Minn. agency removes restrictions on beards, tattoos
"A lot of the officers wanted to have beards, and as an administrator, I'm just trying to change with the times," said New Ulm Police Chief Dave Borchert
The Free Press
MANKATO, Minn. — Just in time for Movember when growing facial hair for cancer awareness is popular, the New Ulm Police Department is allowing officers to have beards.
The agency was one of the last police department holdouts in the region to not allow facial hair, insiders say.
"Historically beards were pretty much prohibited everywhere, and it was one of those situations where we were a little bit concerned primarily with being able to properly seal N95 masks and gas masks," New Ulm Police Chief Dave Borchert said. "And because we wear uniforms, there was always an expectation that you be cleanly shaven.
"That's changed in the last 25 years as far as that standard. That's the background of why we kept it in place. I had recently been at a regional meeting with the nine-county area, and we were the last department that wasn't allowing beards. There was a major push from our officers over the last 4 1/2 years. They really wanted to have beards permitted."
The appearance policy covering beards for police officers has been in place for decades. It was changed Oct. 4 during the New Ulm City Council meeting with a unanimous vote.
Borchert said the policy was changed "to reflect the wishes of the officers. A lot of the officers wanted to have beards, and as an administrator, I'm just trying to change with the times." He said a handful of officers are now growing beards.
The New Ulm City Council also, as part of reviewing the police department's appearance policy, relaxed rules on tattoos. Tattoos are now allowed to be visible, if approved by Borchert.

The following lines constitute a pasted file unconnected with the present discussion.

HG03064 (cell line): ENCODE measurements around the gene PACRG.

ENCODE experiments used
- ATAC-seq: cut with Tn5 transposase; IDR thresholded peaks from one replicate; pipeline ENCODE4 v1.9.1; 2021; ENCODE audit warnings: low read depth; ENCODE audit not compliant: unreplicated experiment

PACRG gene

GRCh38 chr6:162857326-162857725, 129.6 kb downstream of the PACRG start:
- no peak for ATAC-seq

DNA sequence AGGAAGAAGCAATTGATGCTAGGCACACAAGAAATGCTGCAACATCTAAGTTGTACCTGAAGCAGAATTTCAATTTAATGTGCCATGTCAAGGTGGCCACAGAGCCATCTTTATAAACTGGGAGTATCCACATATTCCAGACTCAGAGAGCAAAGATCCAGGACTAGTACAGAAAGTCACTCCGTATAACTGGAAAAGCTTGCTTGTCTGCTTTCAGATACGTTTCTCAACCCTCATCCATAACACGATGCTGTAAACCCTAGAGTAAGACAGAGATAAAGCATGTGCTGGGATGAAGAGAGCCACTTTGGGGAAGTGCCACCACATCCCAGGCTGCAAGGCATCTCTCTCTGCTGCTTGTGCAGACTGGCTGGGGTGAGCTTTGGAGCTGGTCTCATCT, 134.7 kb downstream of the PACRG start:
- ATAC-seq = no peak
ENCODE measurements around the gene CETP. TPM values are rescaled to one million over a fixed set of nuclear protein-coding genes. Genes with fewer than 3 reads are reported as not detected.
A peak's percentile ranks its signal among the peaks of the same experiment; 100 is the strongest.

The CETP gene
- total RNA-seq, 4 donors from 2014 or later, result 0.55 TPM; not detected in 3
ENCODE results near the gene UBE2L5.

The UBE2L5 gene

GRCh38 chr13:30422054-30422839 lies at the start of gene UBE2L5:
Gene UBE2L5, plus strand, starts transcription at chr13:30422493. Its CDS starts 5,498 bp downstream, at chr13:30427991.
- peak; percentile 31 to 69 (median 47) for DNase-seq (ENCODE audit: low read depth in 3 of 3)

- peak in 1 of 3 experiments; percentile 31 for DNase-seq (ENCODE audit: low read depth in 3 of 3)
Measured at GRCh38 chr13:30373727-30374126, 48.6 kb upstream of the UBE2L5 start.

Tattoos can't be visible on the face, head and neck. And visible tattoos can't contain profanity, nudity, racial slurs, gang references or offensive language. "That's my policy," Borchert said.
Throughout the region, police and sheriff's departments widely allow beards.
"We do allow it, and we have for quite some time," said Dave Lange, Nicollet County sheriff. "It used to be, years ago, that they needed to be clean shaven, but we've loosened up those requirements. As long as they're trimmed up and looking clean."
Eagle Lake Police Department Chief John Kopp echoed Lange's sentiments, saying they've allowed beards for 20 years or more and haven't had any issues with the policy.
"I've been chief for almost 12 years and it hasn't been an issue," Kopp said, "for as long as I've been chief. It's always been OK if they don't look real unkempt."
Police officers in Waseca are allowed to have neatly groomed beards. Penny Vought, public safety director, said their policy allowing beards is "pretty common."
The city of Mankato does not have a policy related to beards. The Le Sueur Police Department is the only known area police department restricting beards and facial hair.
"We do not allow beards," said Le Sueur Police Chief Aaron Thieke. "Our appearance standards are for no facial hair except for a trimmed mustache and sideburns that don't go past the earlobe." As for the policy, he said officers are "fine with it."
"That's what our policy is," Thieke said. "It's that officers have to appear professional. They have to project a professional image that's appropriate for the police department."
In Sleepy Eye, beards and neatly trimmed goatees are allowed. There Police Chief Matt Andres said it helps with community rapport for officers to have facial hair and be more approachable.
"The stiff old style, with shaved heads or crew cuts, seems almost imposing," Andres said. "We want them to look like everyday citizens. We try to be like everybody else."
Lange said along with relaxing policies prohibiting facial hair, so too has his department relaxed standards related to police officers having visible tattoos. Whereas once tattoos were not allowed, not too long ago the department determined that they would allow officers to have tats.
"We had a tattoo policy in place too, but we're finding, as a society, and looking at the people we're hiring, so many have tattoos," he said. "Back when I started, the rule was no visible tattoos, but we've relaxed on that too as long as they're not offensive in nature. We do allow those to be visible but in prior years, visible tattoos had to be covered up."
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